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The Woman in Red

Updated on January 5, 2015
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Years ago, before the smoky stacks of London blackened its bordering forests, there lived a beautiful, young maiden with silken skin and golden hair. Every day since she could remember she would look up into the star soaked sky and wish that love would find her.

Day in and day out she lived her life working the fields of barley with her family trying to make a living and every night she would once again wish for love. Though the men of her village often sought after her, none of them were the man she dreamed of so she would very graciously turn every one of them down.

Then just before the fall harvest, on the eve of her twentieth birthday, a stranger blew into to town. His eyes were mysteriously dark and his hair wildly curled and his smile was like a candle burning on the darkest night. Whispers of his arrival spread through the small village bringing the curious to the village’s only inn.

The maiden was one of these curious villagers hoping to catch a glimpse of the new arrival rumored to be more handsome than anyone had ever seen. She walked into the inn as confident as ever that the stranger was the love she had wished for. She pushed herself through the crowd of other single women only to stumble upon the stranger himself.

And as his dark eyes met with hers, light and fair, the sounds of the inn vanished around them. The maiden had never felt her heart beat as it did when she was with him. She had never felt her cheeks rise in such a heat as she did when his eyes met with hers. Her head was spinning and though her feet were on the ground she knew that she must have been flying.

From that day on the stranger and the maiden were always together. They took walks together and spoke in low voices to each other if others were near. When the church bells rang they entered the building together and left together as well.

As time went by and the maiden was sure more than anything that the handsome stranger was the love she had been wishing for since she was a little girl, the maiden decided to give herself completely to him. So time and time again she lost herself in the stranger’s arm until months went by without her monthly bleeds.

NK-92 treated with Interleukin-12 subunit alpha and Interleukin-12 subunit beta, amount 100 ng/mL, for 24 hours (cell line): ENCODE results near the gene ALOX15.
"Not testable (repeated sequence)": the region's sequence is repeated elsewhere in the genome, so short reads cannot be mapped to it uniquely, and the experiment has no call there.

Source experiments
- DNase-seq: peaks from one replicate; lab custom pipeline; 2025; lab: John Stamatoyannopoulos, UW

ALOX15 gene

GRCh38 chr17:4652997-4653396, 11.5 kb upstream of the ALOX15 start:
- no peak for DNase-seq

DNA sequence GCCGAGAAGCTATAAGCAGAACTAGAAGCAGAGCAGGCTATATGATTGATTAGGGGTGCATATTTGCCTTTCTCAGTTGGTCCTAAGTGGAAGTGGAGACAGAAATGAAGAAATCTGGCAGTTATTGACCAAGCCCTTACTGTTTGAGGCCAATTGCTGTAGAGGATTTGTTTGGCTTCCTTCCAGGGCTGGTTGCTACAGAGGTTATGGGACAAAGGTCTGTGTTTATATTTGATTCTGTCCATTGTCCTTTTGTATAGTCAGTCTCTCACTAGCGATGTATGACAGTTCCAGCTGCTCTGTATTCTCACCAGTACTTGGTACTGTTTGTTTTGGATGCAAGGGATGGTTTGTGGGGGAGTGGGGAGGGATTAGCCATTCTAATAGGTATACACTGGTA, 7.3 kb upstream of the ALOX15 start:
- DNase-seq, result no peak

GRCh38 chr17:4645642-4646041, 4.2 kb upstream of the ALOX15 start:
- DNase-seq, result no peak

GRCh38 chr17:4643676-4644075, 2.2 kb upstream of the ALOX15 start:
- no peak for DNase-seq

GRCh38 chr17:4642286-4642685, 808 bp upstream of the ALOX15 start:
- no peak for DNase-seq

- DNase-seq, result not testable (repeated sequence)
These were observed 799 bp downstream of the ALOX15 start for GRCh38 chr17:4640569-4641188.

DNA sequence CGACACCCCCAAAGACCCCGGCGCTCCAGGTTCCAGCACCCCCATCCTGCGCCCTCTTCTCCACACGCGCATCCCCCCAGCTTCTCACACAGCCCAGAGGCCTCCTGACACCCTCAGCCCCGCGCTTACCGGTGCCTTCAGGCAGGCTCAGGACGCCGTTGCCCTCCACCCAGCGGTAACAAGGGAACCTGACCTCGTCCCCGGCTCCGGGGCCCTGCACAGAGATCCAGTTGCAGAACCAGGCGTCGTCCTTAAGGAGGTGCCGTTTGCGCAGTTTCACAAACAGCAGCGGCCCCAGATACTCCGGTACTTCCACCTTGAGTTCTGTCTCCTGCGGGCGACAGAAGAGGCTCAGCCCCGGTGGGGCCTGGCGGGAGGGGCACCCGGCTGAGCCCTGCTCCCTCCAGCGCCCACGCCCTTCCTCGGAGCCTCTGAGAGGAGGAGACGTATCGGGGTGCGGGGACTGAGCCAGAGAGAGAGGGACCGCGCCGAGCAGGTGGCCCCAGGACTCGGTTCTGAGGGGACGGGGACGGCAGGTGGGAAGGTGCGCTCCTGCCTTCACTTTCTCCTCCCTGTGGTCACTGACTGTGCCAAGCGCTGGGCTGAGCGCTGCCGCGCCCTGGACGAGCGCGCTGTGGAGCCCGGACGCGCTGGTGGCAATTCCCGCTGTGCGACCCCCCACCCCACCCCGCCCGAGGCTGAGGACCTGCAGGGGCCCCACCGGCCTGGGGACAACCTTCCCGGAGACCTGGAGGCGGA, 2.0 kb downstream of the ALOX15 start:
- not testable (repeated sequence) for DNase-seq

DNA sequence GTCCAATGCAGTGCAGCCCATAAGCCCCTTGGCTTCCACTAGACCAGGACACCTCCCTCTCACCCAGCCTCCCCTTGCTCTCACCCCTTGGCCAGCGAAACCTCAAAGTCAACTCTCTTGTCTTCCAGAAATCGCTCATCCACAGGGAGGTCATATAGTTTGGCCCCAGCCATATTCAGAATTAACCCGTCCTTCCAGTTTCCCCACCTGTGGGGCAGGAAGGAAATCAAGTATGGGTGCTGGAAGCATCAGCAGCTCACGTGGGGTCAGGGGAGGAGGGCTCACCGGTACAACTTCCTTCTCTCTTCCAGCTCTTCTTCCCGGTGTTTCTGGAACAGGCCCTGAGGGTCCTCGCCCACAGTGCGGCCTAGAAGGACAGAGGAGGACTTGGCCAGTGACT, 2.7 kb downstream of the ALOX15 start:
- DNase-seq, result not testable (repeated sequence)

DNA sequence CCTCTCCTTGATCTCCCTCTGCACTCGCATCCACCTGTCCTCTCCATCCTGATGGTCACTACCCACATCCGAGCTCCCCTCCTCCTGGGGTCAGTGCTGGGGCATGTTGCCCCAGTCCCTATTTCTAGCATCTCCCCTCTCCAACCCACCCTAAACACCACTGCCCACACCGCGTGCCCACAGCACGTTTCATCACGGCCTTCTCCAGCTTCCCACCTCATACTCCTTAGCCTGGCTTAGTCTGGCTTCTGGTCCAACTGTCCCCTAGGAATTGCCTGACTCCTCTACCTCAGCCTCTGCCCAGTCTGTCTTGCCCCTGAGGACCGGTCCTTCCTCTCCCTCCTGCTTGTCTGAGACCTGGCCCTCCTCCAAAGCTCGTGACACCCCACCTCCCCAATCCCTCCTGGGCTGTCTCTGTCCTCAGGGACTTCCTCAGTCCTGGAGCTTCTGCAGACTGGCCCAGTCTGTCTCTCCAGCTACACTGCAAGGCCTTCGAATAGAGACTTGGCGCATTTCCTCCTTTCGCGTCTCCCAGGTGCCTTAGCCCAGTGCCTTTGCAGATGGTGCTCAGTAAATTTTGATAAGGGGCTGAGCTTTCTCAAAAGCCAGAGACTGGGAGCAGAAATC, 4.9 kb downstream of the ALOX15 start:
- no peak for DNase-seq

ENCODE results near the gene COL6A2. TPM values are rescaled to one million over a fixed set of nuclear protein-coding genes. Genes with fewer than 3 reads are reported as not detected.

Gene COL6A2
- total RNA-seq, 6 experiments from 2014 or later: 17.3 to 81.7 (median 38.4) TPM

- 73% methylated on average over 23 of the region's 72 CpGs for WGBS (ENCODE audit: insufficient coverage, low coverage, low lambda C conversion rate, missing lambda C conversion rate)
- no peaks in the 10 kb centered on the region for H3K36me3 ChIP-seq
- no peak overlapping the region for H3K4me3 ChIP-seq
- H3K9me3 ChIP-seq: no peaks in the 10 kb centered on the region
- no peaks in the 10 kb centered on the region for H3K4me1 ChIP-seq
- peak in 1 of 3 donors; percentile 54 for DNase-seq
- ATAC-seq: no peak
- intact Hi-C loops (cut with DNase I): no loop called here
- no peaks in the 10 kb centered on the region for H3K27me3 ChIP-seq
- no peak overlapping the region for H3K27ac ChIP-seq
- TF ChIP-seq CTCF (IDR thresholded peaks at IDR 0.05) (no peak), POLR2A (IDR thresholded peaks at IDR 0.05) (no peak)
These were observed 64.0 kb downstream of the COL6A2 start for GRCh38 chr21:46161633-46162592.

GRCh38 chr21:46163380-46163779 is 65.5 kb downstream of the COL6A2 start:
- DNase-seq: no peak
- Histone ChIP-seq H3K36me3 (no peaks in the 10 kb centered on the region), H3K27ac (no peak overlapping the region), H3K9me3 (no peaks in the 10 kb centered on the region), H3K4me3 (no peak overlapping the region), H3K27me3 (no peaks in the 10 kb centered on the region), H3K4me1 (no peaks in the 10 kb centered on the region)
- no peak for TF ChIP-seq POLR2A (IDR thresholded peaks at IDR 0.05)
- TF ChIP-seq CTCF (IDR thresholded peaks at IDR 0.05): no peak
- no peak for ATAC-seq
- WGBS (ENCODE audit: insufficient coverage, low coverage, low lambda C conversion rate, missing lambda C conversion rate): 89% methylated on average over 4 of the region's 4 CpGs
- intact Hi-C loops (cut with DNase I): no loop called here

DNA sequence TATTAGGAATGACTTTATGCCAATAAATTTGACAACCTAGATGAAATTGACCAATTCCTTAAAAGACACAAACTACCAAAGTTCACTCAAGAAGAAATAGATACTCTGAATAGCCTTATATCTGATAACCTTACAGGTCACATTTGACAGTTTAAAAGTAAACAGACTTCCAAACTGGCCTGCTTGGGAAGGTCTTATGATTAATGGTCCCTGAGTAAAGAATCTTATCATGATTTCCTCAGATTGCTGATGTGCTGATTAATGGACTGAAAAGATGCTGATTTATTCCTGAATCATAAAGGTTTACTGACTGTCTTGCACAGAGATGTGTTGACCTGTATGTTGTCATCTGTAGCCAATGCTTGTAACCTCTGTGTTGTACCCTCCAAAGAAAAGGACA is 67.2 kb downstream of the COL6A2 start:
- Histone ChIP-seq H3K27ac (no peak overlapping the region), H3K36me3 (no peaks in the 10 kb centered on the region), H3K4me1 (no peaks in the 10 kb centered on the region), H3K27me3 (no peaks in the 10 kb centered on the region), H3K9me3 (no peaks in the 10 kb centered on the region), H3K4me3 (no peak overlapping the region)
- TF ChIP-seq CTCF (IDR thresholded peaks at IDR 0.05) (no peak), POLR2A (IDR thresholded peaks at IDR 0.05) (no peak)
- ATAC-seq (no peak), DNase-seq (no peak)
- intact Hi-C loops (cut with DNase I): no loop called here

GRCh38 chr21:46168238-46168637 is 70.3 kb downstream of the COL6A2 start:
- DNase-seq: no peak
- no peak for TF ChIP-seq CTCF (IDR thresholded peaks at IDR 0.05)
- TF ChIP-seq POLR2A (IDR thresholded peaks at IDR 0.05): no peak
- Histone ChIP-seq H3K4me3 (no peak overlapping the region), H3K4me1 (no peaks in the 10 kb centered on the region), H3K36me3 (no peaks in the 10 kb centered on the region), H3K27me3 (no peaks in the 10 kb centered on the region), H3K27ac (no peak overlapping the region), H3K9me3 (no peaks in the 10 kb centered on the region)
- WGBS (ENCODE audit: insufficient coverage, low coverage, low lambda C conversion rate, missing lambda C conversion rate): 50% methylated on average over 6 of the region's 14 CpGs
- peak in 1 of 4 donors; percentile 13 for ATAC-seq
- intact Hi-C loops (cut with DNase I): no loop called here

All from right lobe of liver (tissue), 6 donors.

Feeling in her heart that the stranger would make things right she approached him, but when she told him of her condition the stranger shook his head and told her that marriage was never in his plan. No longer a maiden, she was a lost and broken woman, unmarried and carrying a child.

The no-longer-maiden, who was never one for fits, cried for days. She could not eat; she could not sleep as the stranger’s rejection filled her mind. She began to shrink inside herself, no longer gregarious or charming as she once was.

Then one day, a few weeks later, the no-longer-maiden saw the stranger walking with another woman, laughing and carrying on as if her very soul had not shattered. She could feel the heat rising and her chest heaving as she saw him twirl a lock of the girl’s hair around his finger. She watched as he whispered in her ear trailing his fingers on the gentle curve of her neck and something else inside of her broke.

That night she lied awake in her white nightgown thinking of him. She replayed the scenes of him with the other girl over and over in her mind until a single thought possessed her. She rose from bed slipping out the door barefoot in the snow making her way to the inn where the stranger still resided.

She crept unknown into the inn and up the stairs to the stranger’s room ever so quietly opening the door. She stood at the door staring at the stranger sleeping peacefully, the moon shining brightly upon his beautiful face. She walked softly over to him and ever so gently crawled onto his bed so that she was sitting on top of him.

The stranger stirred and opened his eyes to see the no-longer-maiden smiling curiously down at him. He did not think to panic until the moonlight reflected off of the knife she held in her hand. His eyes grew wide and the last thing he saw was the no-longer-maiden bringing the knife down upon him. There were no screams for the knife’s first blow was to the throat.

Both of them were found late the next morning when the owner became concerned that the early rising stranger did not show up for breakfast. He opened the door shocked to find his beloved guest dead in his bed and the no-longer-maiden holding his lifeless body in her arms covered in his blood.

The villagers were outraged and terrified at what they saw and they dragged her from the bed to the hanging tree. She gave no fuss as they tied the rope around her throat; she merely smiled, her eyes blank starring off into the far distance, as they kicked the stand from her feet.

When they cut her lifeless body down from the tree her once white nightgown was still wet from the stranger’s blood.

Even now, though the woods where the maiden had once worked and lived was consumed by London’s urban growth, you can still see her roaming the streets of her homeland. They say she comes out when the moon is bright and the streets are covered in snow. She sings a sad tune walking slowly leaving prints in the snow. And she is covered so much from head to toe in blood that she is known as The Woman in Red.

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